Protein homeostasis refers to the ability of cells in the body to properly manufacture, fold, and deactivate protein molecules, so that the body can respond to external challenges and changes in internal conditions. Constructed out of chains of amino acids, proteins rely on the correct folding sequence to form three-dimensional structures capable of performing their intended functions. Disruptions to this homeostasis can lead to proteins that are abnormally folded, which can change the way they operate, and, in some cases, even induce disease states.
Genes have a major influence over the maintenance of protein homeostasis. Expressing genes, or allowing them to interact with other components of the cell to form proteins, is one way that this is accomplished. Another is through the creation of special proteins, called folding enzymes, whose shapes and actions help guide the formation of newly made proteins into their proper three-dimensional structures. When proteins are no longer needed for particular situations, pathways may lead to the expression of genes that create other enzymes that allow them to be safely disposed of. The component amino acids that make up proteins can then be re-used after this degradation takes place.
Cells must be able to respond to a variety of new conditions, and protein homeostasis plays an important role in this process. Signals from the environment can induce the creation of proteins that allow for cells to manage these novel situations. These signals may be issued from inside of a single cell, a single organ, or even other organs, depending on the extent of the changes that the organism is responding to.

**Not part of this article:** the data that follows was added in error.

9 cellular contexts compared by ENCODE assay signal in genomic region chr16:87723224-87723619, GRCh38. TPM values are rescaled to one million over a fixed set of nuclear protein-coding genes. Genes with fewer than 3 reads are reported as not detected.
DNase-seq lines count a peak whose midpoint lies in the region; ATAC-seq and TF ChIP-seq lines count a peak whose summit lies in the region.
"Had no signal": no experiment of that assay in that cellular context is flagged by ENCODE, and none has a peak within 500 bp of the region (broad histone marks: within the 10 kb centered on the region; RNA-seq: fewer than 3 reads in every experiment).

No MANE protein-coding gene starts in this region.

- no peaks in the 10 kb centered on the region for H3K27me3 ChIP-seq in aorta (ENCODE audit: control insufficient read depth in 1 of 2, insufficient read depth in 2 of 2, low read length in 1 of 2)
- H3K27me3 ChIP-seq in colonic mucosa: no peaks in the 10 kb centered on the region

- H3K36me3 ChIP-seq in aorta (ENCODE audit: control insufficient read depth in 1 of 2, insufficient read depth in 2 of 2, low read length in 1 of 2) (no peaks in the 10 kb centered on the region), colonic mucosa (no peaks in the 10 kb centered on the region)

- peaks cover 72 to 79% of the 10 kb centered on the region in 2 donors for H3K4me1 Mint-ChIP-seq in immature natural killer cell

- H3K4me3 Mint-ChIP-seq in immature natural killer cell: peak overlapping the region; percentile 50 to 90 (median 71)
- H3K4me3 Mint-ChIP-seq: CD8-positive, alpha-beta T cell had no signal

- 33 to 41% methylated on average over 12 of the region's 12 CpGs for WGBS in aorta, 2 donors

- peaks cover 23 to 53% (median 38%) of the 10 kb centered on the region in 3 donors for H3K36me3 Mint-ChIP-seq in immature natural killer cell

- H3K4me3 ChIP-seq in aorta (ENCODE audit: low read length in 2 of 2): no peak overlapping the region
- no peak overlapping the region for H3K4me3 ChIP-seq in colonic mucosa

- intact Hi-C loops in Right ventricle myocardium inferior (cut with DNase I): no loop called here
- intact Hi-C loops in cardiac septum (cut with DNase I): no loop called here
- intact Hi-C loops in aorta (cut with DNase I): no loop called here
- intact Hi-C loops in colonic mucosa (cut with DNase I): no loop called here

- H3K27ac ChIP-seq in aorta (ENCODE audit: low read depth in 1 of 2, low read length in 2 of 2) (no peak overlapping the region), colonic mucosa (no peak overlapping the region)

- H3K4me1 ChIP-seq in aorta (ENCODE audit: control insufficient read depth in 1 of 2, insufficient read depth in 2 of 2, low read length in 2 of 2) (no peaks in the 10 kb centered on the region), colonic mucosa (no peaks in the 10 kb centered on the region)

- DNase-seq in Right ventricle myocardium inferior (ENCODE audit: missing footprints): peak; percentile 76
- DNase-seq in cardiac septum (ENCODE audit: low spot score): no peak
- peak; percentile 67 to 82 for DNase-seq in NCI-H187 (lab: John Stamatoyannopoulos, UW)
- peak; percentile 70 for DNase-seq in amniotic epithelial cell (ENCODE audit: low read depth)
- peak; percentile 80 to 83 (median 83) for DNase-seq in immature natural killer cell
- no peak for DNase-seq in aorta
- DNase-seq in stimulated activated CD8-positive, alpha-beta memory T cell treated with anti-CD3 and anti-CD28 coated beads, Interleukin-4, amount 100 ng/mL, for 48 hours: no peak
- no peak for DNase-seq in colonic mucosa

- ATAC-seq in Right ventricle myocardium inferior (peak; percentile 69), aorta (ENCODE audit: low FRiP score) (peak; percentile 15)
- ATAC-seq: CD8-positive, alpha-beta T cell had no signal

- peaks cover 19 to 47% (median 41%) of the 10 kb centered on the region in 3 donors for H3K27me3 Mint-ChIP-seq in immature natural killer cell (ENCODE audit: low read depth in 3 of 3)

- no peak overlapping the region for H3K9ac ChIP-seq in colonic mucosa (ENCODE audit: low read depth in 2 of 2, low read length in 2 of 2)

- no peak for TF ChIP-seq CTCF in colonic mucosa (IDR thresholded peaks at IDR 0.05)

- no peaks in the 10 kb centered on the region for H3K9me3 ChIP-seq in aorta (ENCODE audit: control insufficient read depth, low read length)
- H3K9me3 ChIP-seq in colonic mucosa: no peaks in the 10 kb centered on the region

Feedback mechanisms also help to maintain protein homeostasis, and this feedback can also involve multiple organs. Enzymes and cellular structures interact with newly made proteins to ensure that they are folded into their correct conformations. Information on this folding may be sent to the nucleus of the cell, or even to the brain, which can then send back return messages about further actions to take. Irregular proteins, for example, may lead to feedback signals ordering their destruction.
Disease states can arise from disturbing protein homeostasis. Alzheimer's disease, for example, may involve problems with feedback mechanisms that can lead to the overproduction of certain proteins which are improperly folded. Other conditions, such as cystic fibrosis, may have underlying factors that lead to an inability to create certain proteins necessary for healthy functioning. Different aspects of the aging process may involve the progressive disruption of the feedback networks that normally help to maintain homeostasis, as well.